Support for the validity of premonition of death is generally cited in terms of positive cases looked at retrospectively. This is indefensible because the process neglects a large number of cases in which the premonition is not followed by death. It is possible that even an unbiased study might detect that the premonition is followed by death more frequently than can be accounted for purely by chance. But that could be another way of looking at loss of the will to live. If a person loses the will to live, he is likely to also get the premonition of death because nobody is immune to wishful thinking, specially in a helpless state. Psychoneuroimmunology provides a limited biological explanation for the march towards death being accelerated by loss of the will to live.
Life and death
Two interesting questions, to which there can be both physiological and spiritual answers, are whether death is a reality and whether death is necessary. Physiologically, death is only a partial reality because a bit of the protoplasm continues to live, even after death, in the progeny. Physiologically, death is also necessary for getting around the problem of imperfection of the body. The body, like any machine, cannot function for ever. Therefore renewal by reproduction has got to be coupled with death, old order yielding to the new. Thus reproduction and death are two sides of the same coin and are designed to keep open the possibility of evolution of better, less imperfect forms of life.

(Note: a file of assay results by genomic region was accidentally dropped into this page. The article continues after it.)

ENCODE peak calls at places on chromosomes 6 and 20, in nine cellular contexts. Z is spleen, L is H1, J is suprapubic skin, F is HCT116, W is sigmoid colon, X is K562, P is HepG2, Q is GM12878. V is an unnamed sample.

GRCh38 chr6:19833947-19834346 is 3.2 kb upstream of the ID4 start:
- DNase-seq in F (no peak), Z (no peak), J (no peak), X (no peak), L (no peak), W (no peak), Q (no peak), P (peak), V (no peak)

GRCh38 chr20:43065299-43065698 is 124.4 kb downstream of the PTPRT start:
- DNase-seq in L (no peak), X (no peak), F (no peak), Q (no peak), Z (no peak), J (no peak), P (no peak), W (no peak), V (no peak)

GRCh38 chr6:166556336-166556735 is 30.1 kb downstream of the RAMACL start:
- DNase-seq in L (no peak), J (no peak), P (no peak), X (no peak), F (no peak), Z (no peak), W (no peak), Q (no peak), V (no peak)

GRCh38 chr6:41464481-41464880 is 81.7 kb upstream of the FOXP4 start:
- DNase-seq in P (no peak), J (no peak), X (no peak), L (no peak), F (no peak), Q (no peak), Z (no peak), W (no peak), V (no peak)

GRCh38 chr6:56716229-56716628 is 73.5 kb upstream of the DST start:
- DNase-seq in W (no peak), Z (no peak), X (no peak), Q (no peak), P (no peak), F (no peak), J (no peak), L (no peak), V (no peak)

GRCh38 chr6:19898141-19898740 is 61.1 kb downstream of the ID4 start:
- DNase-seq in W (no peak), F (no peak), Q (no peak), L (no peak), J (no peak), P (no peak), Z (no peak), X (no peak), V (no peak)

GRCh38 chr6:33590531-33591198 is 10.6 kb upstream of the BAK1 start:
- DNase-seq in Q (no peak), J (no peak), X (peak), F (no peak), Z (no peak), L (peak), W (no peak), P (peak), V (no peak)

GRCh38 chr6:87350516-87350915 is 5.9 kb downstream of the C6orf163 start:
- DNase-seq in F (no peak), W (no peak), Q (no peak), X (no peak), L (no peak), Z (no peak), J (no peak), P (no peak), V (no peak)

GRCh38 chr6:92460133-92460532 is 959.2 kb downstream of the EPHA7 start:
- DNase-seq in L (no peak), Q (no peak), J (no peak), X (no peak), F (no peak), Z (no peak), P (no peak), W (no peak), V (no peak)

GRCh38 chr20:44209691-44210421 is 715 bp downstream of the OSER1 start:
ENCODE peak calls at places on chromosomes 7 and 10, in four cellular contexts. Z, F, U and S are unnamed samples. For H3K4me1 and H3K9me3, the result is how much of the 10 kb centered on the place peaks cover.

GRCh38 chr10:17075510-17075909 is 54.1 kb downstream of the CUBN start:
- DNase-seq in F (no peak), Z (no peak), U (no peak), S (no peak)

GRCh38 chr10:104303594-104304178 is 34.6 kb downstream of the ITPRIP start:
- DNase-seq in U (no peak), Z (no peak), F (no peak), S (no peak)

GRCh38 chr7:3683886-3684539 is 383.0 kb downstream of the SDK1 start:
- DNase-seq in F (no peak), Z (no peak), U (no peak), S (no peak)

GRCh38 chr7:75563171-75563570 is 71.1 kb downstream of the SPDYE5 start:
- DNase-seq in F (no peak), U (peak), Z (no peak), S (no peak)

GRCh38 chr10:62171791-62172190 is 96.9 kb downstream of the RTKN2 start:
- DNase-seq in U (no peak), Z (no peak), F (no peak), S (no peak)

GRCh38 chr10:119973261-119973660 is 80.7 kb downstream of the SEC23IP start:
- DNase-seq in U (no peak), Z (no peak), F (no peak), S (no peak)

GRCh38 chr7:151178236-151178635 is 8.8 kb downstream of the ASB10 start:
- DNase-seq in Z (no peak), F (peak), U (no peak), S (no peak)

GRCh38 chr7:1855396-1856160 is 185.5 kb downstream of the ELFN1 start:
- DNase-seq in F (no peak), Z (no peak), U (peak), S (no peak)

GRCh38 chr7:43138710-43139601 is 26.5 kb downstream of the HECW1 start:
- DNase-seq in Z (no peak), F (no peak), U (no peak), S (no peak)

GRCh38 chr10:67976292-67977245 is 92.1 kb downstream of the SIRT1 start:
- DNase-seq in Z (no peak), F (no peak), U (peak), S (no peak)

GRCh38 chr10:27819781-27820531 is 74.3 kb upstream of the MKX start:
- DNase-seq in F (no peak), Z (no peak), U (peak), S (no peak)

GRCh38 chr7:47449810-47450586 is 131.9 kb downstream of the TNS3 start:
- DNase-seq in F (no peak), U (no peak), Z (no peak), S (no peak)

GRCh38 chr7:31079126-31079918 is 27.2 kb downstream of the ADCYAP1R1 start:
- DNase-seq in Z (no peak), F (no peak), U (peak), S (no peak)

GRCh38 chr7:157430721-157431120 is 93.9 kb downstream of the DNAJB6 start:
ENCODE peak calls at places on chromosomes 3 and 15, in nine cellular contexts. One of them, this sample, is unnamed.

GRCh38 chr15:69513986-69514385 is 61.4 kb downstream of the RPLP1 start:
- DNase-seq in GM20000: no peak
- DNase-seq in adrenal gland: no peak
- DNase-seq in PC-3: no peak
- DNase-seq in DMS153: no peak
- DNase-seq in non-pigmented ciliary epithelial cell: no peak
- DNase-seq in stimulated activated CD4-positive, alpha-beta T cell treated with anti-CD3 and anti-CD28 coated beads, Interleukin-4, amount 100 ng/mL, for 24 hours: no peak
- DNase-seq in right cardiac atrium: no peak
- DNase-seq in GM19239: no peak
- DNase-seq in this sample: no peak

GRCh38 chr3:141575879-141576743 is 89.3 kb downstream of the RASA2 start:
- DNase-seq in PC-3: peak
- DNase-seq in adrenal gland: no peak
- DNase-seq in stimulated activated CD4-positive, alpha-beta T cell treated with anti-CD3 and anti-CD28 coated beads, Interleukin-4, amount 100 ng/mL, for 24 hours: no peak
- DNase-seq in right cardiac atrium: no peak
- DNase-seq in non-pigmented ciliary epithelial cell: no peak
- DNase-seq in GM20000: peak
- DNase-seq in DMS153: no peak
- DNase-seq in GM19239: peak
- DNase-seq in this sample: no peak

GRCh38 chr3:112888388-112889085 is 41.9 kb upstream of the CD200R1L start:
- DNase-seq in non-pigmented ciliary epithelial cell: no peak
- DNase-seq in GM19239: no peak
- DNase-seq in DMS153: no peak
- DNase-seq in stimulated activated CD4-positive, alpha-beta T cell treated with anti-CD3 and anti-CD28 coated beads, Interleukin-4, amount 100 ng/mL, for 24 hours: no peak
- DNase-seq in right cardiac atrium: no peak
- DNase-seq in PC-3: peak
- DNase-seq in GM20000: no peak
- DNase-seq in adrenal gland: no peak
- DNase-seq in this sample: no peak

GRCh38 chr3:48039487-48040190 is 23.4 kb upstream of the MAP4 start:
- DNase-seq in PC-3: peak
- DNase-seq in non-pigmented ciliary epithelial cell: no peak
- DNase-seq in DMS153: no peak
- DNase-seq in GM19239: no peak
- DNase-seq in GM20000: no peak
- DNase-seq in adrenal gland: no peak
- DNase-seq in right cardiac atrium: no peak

Spiritually speaking, the answers are similar although the arguments are different and deeper. Death is a partial reality because it results in a breaking up of one form of life for reconstruction into new forms. Nothing may perish, but the configuration existing before death ceases to exist. Recycling, reconstruction and renewal are the basic features of life. As Sri Aurobindo says:
“Death is imposed on the individual life both by the conditions of its own existence and by its relations to the All-Force which manifests itself in the universe. For the individual life is a particular play of energy specialised to constitute, maintain, energise and finally to dissolve when its utility is over, one of the myriad forms which all serve, each in its own place, time and scope, the whole play of the universe (16).”
The immortality of the soul, commonly assumed by many, is clarified by Sri Aurobindo as: